COVID-19 can also live on objects and surfaces, such as elevator buttons, toys, doorknobs, or countertops. If you touch a surface that has been contaminated, and then touch your own mouth, nose, or eyes, you risk becoming infected.

  • Social Distancing and Flattening the Curve

    Since COVID-19 is most often spread from person to person, the Centers for Disease Control and Prevention (CDC) has issued social distancing guidelines.

    Social distancing means keeping physical distance between yourself and others, even if you or they are not experiencing symptoms. It includes:

    • Staying at least 6 feet away from others
    • Not gathering in groups
    • Staying away from crowded places or mass gatherings
    • Canceling your children’s playdates

    Remember — social distancing doesn’t mean social isolating. Video chatting with your friends and setting up virtual playdates for your kids can help you and your family stay sane and prevent loneliness.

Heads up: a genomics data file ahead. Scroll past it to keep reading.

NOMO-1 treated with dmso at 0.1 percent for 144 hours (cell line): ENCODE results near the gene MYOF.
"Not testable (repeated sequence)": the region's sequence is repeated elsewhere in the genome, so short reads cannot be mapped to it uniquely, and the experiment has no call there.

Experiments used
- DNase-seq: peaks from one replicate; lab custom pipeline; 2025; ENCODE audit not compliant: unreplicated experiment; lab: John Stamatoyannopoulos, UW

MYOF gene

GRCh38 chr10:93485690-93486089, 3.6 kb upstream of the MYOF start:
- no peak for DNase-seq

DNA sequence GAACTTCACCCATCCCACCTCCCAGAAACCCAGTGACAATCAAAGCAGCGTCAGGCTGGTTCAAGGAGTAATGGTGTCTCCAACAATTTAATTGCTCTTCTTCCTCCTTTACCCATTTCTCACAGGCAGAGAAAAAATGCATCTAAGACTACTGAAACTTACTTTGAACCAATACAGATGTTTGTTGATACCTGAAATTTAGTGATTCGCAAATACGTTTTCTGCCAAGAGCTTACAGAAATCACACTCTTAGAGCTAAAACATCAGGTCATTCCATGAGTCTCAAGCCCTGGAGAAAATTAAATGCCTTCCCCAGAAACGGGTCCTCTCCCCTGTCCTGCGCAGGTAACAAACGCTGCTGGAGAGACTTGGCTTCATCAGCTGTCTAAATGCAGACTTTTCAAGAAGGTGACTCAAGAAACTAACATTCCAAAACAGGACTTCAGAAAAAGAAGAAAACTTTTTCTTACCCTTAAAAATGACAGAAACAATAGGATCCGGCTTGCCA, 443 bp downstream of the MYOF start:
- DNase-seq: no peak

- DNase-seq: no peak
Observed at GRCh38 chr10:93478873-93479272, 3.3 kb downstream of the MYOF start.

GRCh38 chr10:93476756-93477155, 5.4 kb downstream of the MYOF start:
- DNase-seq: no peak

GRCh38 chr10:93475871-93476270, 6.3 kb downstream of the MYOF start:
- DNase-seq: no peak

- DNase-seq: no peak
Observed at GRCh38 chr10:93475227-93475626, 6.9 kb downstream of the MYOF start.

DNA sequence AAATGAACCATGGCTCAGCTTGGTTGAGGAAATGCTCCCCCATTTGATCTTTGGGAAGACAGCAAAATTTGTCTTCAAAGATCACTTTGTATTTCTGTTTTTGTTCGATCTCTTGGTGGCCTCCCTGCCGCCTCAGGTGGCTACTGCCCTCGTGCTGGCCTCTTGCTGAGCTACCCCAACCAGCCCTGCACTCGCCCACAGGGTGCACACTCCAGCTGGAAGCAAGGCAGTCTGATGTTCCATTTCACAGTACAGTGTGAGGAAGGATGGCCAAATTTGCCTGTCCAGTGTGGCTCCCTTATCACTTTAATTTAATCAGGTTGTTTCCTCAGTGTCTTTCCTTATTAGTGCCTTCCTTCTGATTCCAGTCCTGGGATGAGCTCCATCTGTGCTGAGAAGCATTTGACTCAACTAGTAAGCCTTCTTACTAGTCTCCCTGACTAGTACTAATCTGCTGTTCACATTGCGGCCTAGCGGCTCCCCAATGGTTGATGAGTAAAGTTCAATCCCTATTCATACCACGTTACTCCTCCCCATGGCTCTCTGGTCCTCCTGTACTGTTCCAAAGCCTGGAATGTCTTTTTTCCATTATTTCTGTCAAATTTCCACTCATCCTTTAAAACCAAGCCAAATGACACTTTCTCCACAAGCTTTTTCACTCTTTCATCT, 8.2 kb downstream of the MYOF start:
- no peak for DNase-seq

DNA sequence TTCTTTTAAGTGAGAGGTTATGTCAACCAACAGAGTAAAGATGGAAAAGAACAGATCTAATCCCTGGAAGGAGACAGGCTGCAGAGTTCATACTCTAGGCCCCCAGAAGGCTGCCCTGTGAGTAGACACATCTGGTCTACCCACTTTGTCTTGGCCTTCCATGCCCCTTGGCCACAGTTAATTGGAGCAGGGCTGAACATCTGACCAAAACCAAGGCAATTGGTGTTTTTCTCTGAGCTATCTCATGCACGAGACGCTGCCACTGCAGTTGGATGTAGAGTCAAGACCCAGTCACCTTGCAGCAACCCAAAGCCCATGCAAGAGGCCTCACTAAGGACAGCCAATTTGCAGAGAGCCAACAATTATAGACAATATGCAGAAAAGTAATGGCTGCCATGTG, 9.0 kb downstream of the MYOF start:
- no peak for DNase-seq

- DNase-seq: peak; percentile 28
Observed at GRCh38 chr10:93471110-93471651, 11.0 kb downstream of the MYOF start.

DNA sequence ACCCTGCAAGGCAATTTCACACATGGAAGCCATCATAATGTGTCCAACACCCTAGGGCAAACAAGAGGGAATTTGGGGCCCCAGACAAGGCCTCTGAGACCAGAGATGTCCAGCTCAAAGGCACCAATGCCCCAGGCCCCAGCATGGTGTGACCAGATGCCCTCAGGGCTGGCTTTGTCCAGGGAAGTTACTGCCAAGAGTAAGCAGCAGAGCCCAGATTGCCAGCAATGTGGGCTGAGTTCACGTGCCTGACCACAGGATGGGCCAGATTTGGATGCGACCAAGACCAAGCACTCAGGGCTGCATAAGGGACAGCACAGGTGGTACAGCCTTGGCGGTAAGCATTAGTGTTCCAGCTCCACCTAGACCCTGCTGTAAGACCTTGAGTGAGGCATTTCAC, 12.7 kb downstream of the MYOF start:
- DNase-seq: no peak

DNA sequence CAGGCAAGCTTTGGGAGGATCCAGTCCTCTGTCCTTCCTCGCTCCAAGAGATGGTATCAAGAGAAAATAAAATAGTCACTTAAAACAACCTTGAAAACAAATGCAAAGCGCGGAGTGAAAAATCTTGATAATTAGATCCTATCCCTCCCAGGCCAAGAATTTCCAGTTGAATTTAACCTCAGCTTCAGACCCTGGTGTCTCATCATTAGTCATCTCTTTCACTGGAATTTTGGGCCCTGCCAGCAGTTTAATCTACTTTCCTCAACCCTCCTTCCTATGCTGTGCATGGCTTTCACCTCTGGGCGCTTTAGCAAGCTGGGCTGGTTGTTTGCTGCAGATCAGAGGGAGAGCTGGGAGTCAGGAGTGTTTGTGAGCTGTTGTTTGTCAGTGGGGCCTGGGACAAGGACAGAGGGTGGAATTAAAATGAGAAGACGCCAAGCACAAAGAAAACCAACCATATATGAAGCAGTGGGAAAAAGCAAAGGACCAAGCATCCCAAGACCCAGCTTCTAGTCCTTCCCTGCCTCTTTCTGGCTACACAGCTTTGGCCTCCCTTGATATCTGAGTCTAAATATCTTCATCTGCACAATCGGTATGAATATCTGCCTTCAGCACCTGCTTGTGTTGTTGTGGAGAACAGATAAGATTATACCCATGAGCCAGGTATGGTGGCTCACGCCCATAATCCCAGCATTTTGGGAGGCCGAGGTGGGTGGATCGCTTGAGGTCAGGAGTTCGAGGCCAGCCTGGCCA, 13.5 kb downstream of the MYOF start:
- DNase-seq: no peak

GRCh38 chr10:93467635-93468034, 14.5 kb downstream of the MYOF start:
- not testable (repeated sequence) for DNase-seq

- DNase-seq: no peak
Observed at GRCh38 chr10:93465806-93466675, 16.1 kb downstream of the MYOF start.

Flattening the Curve

    Social distancing doesn’t just keep you and your family safe. It also helps prevent the spread of the disease to others, and works to “flatten the curve.”

    The goal of flattening the curve is to slow down the spread of the virus, which reduces the number of cases at any given time. This is very important for hospitals since COVID-19 can require hospitalization and has already put a significant strain on hospitals and first responders. By flattening the curve, hospitals and first-responders can get the time, space, and personnel needed to prepare and respond. As a result, it keeps them from becoming overwhelmed by an influx of patients.

  • Protecting Yourself and Your Family from COVID-19

    The most effective way to prevent contracting COVID-19 is to avoid exposure in the first place. This means that in addition to social distancing, everyone in your family should practice the following healthy habits:

    Wash Your Hands Often

    Get into the habit of washing your hands frequently for at least 20 seconds — especially after being in public, blowing your nose, coughing, or sneezing. You should also make sure to wash your hands before any food preparation and before and after wearing gloves. If soap and water are not available, use a hand sanitizer with at least 60% alcohol.